The sisters also differentiate in other interests that Kristina first picked up from her sister. At six, she watched Katie play their living room piano and liked how it sounded, so she also took up the instrument. A decade later, Katie no longer plays—and Kristina is working through her exams for The Royal Conservatory of Music in Kingston, Ontario.
Khaw finished level eight of her exams last year, and was given the chance to perform at Carnegie Hall. She has another year to go before possibly graduating from her exams, and more time goes into piano practice than it does fencing. Aside from fencing camp, Khaw practices with her epee four hours per week. She plays the piano for anywhere between a half hour and three hours every day.
“They both really help me relax,” Khaw said. “Once I get into the groove of fencing practice, it’s really relaxing. Same with piano practice. I can be on the piano for five hours sometimes.”
Both of the interests have a foundation of rules, Khaw said, but also allow for quick thinkers like herself to “make it your own.”
Katie said she is happy to watch her sister grow from her shadow at a young age, to a branched-out girl with her own interests today. It’s hard for her to speculate what her sister will be doing in the near future, if only because she’ll have her share of options to choose from.
The sisters spend time together playing Pokemon Go, video games, watching their favorite shows and practicing other hobbies, like playing the oboe. Even when Katie is away at school or their busy schedules keep them apart, they keep their “team” together any way they can. While Kristina competed in Dallas, Katie was doing code at home, texting their parents for updates on her matches.
Before the finals began, Katie called her sister directly and told her to keep calm and have fun. She knows her sister can get frustrated in a match, but everyone has bad habits when pressure arises. The difference is that the sisters know how to manage it.
“We’re very team-based,” Katie said. “We help each other and have a nice support system at home. She knows what happens when you get under too much pressure because of me.”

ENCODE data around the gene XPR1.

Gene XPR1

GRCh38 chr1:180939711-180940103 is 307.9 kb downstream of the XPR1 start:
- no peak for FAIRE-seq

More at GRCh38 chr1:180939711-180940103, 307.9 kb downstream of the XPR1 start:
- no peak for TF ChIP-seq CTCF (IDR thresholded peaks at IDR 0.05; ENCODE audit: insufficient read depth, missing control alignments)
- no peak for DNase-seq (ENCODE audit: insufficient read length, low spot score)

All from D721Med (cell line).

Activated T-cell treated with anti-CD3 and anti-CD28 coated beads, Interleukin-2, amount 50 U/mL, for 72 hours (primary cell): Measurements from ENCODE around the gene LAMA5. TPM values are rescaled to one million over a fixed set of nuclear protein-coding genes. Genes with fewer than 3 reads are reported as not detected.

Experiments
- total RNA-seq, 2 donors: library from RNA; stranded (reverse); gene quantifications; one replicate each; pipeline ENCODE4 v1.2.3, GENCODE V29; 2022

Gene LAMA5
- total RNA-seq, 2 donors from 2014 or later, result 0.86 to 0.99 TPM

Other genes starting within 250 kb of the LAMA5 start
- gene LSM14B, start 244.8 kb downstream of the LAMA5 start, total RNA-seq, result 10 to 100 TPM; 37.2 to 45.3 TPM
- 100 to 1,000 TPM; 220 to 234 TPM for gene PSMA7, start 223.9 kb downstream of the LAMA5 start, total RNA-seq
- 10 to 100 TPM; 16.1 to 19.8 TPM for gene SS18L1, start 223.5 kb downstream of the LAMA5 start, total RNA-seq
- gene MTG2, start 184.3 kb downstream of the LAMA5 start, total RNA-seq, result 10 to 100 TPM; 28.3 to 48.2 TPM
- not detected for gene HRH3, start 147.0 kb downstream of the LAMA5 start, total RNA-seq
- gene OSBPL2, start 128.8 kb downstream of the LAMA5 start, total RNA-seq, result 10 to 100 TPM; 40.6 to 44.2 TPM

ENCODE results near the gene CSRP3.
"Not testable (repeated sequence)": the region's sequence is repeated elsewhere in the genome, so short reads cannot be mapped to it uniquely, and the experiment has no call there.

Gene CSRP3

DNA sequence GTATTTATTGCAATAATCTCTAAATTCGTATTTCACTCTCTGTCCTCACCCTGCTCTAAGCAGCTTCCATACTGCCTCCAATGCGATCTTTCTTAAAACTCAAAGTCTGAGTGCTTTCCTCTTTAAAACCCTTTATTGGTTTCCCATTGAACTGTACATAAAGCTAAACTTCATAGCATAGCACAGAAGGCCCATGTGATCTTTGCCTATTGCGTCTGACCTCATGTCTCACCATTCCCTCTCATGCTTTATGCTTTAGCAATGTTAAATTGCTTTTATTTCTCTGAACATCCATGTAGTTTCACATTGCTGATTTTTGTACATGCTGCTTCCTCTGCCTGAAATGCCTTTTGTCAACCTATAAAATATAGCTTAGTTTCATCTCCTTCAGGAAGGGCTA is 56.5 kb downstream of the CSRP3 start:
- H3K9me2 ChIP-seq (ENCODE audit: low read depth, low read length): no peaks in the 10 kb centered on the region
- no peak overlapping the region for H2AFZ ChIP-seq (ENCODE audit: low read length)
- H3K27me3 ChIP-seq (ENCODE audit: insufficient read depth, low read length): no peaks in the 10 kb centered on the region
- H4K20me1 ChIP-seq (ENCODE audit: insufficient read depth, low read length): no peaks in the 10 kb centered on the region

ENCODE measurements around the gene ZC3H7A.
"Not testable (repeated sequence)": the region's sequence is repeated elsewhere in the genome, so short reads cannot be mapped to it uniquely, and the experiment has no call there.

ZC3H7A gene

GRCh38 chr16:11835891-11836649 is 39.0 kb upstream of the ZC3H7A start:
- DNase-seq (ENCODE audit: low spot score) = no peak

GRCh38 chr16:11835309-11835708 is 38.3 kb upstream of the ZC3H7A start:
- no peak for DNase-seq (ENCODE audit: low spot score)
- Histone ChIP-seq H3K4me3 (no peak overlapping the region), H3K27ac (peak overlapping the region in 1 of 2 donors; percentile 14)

When her sister won, Katie FaceTimed with her—like she will at least every other night while at college—and congratulated her. The older sister was ecstatic, comparing herself to a reaction .gif that would be on Facebook. It was the proudest she’s ever been of her sister in a single moment.
But what always makes her proud of her little sister is her work ethic. Kristina wants to study something in one of the STEM fields after high school and is keeping an open mind for college. Their parents, Kenneth and Ellen, are both physicians. They have family on her father’s side in California, but Kristina is also considering schools in the northeast.
The 2016 Summer Olympics are the first Khaw watched during her time as a fencer. She had planned before a Saturday practice to watch the first day of competition between breaks at Medeo, but Danilenko said afterwards the club ended up watching matches anyway.
Danilenko thinks the best fencers are older than 21, due in part to them gaining experience over the years. Khaw will be 20 in time for the 2020 Olympics—but the national champion doesn’t see the games as a reasonable chance for herself. She pointed out that she didn’t even compete in the toughest division in Dallas.
“There’s a lot of great fencers out there and I would really need experience to get up there,” Khaw said. “I would have to take time off of college to go to competitions.”
Khaw sees herself fencing through college, maybe on a club team, before keeping it as a hobby following graduation. In just three years—half of that spent working with Danilenko—she proved she could make what she wants of it. To hear her coach summarize her progression is everything her fencing career has been: short, sweet and to the point.
“She was concentrating on high school,” Danilenko said. “She started getting better at the national level. Then she became a champion.”